A single email to students who completed the MOOC generated 500 applicants interested in paying $6,000 for the one-week bootcamp. Forty-seven students enrolled in MIT’s first entrepreneurship bootcamp and had a transformative experience based on the following principles: (1) A meaningful goal (e.g. launch a new business); (2) Intensity (according to Beshimov, the typical student slept 10 hours that week); (3) Team-based active learning (leading to bonding and a typical “hero’s journey” i.e. adventure-crisis-victory); and (4) Exposure to employers. Employers judged the final competition and met students.
One student in that initial bootcamp, David Anderton from the U.K., described the program as “super-intensive.”
“The first day we formed groups and ideas for projects, and we had the week to develop the project before a final pitch. Every night our team worked till 3 or 4 a.m. There was lots of problem solving and team arguments. Our team won the bootcamp with our idea, Uplook,” Anderton related. “Say you read a fashion blog and you want to buy the outfit the model is wearing. In Uplook, you can click to buy that outfit in a widget, without leaving the page; this captures people in the emotional high to buy, the blogger gets higher commission, etcetera.”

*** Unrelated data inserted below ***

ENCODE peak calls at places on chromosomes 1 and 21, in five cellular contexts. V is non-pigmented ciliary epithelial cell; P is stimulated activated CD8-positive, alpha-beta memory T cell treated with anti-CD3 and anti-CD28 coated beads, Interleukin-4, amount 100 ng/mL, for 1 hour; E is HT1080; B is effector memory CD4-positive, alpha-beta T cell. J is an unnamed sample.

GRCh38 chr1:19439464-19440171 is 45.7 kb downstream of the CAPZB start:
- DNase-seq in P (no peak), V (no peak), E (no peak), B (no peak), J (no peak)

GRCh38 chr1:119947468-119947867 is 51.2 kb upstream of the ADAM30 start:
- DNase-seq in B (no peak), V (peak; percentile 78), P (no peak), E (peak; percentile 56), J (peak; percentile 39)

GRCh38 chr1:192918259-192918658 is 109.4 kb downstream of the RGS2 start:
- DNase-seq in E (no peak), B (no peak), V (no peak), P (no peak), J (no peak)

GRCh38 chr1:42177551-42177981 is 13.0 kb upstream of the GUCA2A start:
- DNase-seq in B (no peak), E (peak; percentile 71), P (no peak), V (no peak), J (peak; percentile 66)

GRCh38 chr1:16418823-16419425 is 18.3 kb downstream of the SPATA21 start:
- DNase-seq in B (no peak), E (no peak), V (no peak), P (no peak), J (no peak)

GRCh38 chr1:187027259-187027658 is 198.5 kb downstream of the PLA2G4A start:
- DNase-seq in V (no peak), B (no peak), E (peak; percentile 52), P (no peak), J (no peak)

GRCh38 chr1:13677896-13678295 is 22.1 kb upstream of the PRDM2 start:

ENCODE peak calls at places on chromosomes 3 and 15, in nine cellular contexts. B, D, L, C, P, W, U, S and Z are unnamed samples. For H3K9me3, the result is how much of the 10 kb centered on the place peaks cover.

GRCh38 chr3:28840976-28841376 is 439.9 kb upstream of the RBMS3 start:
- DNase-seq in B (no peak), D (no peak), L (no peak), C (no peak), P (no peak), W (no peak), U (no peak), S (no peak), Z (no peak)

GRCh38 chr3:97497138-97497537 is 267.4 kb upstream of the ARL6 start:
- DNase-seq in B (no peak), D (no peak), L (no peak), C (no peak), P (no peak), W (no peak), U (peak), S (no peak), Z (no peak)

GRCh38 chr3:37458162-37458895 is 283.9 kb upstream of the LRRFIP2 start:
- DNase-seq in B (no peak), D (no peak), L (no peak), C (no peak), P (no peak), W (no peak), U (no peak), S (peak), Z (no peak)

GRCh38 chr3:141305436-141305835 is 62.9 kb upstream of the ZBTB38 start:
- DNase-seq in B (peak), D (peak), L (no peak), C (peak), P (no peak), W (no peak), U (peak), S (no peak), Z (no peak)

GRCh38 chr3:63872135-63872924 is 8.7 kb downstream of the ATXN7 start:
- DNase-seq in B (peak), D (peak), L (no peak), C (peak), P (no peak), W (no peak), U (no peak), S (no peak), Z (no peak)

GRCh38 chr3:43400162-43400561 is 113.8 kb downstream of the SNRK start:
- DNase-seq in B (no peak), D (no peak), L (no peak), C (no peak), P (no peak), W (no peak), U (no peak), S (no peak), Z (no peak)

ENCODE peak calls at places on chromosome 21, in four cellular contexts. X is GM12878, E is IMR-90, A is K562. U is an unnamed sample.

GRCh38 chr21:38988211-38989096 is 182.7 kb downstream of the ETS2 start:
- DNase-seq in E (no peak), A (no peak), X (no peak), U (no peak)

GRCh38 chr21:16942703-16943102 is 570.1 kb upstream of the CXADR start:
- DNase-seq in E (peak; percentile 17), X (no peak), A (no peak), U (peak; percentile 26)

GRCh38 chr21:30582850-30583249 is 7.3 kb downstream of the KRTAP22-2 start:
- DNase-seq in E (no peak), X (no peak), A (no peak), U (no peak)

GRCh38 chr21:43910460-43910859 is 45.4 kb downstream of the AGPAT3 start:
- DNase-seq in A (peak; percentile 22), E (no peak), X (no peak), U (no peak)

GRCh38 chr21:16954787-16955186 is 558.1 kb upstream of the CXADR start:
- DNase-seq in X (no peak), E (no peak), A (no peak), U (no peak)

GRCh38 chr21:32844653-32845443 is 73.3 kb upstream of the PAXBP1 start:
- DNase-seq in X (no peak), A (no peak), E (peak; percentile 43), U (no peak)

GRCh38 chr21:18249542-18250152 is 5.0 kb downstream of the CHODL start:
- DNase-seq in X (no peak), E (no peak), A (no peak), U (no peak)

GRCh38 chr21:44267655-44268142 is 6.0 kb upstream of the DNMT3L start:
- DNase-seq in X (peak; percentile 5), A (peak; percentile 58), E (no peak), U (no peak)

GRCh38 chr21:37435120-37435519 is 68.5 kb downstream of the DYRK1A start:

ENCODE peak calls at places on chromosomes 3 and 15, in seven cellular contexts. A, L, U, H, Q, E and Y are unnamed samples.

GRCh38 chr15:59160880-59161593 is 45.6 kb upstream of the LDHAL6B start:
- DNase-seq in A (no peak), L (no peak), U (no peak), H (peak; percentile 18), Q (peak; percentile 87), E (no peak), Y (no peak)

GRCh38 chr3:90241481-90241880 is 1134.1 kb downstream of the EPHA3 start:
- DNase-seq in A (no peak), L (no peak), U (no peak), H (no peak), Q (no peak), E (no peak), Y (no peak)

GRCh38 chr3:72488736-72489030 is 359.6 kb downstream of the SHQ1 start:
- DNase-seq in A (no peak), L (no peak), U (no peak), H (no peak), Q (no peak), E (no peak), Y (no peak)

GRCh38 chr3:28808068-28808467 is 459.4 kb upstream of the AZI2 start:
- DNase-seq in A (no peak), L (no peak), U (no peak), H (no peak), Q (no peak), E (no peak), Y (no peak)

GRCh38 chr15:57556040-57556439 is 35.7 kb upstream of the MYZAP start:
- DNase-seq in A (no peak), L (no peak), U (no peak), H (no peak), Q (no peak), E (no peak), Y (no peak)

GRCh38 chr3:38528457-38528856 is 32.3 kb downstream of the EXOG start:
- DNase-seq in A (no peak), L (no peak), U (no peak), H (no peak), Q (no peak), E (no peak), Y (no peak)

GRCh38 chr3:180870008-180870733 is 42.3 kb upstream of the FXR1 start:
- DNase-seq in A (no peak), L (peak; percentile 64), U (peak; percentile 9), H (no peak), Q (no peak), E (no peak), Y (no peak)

But Anderton’s team experienced major stress the night before the presentation. “I remember one guy was writing an idea on the board, and right behind him another person was erasing it. The lesson I learned was to respect each other, and we hadn’t done that,” he said. “We put on professional faces for the presentation, but when we got a real offer, nobody from our team wanted talk to each other. Another team that didn’t win got a half million dollar offer from Verizon.”
Since that first bootcamp, MIT has gone on to extend MOOCs into bootcamps for Food Innovation (large food companies provide the challenge and judge) and Internet of Things. Bootcamps have run not only in the U.S., but also in South Korea and Australia, attracting students from over 30 countries.
Beshimov says that the bootcamps appear to be producing strong outcomes for students; “in just two years, bootcamp graduates have raised tens of millions of dollars for their ventures.” Moreover, MIT’s MOOCs “command convening power for latent talent from every corner of the globe.” Unlike many other last-mile programs, MIT spends zero on marketing.
When a school as digitally savvy as MIT recognizes that digital delivery of postsecondary education has its limits, it’s worth paying attention. While online delivery can make a text-based asynchronous degree program even more convenient, it’s not doing much to address the skills gap manifested by millions of unfilled jobs, unhappy employers and underemployed college graduates. Technology can play an important role, but it requires more thought and creativity than ranking a shed the No. 1 restaurant in London or following Waze onto a burning L.A. street.